A legal requirement on providers of public-services to plan for gender has been introduced in the UK. Under the Equality Act 2006, anyone providing a public service including the NHS has a 'gender duty' to produce a scheme showing how gender equality will be part of the outcome of their services. They must also conduct gender impact assessments of their policies and services.
The Men's Health Forum England believes that the duty, which came in in April, could transform the way in which the health needs of men and boys and women are met. To this end, the Forum has set up a network of health organisations to share information and work for the effective implementation of the gender equality duty.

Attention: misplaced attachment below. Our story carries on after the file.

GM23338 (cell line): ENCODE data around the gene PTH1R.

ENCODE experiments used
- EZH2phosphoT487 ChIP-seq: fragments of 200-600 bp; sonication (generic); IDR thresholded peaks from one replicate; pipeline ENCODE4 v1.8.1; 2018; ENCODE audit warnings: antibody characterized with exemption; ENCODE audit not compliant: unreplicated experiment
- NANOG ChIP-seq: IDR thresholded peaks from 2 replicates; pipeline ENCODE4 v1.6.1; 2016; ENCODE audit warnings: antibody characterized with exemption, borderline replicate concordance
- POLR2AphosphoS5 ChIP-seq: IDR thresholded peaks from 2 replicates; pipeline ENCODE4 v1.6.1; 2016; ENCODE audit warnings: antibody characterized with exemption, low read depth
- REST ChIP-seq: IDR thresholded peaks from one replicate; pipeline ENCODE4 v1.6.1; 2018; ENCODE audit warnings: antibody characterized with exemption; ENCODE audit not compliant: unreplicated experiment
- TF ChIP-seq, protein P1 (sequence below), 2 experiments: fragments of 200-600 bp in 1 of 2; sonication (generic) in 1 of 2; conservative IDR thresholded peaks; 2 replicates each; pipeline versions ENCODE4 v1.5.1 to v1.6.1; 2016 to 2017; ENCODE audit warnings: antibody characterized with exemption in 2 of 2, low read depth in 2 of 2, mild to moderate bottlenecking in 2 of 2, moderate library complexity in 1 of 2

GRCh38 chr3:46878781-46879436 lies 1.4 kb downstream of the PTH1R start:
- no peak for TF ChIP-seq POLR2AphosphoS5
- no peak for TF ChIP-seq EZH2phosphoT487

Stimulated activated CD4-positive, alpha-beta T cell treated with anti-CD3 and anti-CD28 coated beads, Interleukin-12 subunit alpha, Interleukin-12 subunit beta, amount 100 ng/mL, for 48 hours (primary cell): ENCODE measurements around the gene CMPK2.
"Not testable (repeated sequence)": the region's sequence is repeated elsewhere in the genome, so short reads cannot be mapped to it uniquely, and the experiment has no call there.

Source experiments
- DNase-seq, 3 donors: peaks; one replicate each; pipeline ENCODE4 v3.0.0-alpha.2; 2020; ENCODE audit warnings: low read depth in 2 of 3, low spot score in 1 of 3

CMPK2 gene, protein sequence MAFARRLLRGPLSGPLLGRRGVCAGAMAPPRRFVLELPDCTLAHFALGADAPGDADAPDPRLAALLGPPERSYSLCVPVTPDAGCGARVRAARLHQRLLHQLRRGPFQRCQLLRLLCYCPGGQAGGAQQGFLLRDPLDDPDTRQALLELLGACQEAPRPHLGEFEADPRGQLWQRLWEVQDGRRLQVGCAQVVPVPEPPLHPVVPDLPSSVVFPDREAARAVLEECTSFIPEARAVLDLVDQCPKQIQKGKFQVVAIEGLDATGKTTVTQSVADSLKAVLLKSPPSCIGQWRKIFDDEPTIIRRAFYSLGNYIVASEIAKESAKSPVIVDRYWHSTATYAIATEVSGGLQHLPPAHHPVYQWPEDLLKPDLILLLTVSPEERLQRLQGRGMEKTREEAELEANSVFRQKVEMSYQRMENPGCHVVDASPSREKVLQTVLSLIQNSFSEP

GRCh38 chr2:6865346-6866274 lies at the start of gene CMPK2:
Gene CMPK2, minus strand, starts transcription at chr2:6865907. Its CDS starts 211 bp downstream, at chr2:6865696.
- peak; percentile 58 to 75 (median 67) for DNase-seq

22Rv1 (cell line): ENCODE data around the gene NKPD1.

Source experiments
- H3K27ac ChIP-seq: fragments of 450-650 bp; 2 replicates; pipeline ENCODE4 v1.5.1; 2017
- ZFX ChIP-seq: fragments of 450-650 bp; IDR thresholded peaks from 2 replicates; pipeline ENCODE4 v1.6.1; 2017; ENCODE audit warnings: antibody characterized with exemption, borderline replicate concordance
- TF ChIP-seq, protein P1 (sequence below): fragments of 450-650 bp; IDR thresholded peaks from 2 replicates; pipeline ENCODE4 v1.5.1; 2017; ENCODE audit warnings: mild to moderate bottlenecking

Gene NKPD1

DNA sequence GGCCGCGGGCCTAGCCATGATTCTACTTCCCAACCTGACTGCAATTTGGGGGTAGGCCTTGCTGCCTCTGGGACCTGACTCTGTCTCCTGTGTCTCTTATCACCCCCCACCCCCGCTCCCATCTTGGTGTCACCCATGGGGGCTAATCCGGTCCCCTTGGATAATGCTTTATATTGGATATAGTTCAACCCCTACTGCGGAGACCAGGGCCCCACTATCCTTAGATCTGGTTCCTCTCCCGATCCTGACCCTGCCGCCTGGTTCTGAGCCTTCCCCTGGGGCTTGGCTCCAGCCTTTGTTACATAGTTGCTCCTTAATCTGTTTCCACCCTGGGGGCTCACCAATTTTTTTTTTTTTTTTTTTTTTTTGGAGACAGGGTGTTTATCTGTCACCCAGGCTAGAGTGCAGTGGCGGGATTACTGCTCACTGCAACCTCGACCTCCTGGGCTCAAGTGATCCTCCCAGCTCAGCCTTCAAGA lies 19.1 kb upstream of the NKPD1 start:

Dr Ian Banks, President of both the Men's Health Forum and the EMHF, said: 'What this new duty does is to encourage a cultural shift in the delivery of services so that organisations develop greater gender-sensitivity in key public health issues, such as cancer, mental health, obesity and long-term medical conditions.
'As a group, men have been traditionally overlooked in public policy areas such as in health. Unfortunately it is still commonplace for managers and practitioners to ignore gender altogether, to assume that "gender" is solely about women, or to believe that men's and women's needs can be met by very limited and specific initiatives.
'What is now required is for all public sector organisations to understand the impact of their work on men and women as distinct groups, and to realise that men and women have different needs, experiences, concerns and priorities when developing health policies and services. Voluntary sector health organisations need to know about the gender duty and this new network will help to achieve that.'
Erick Savoye, director of the EMHF hopes this could be the first of a series of similar duties across the EU.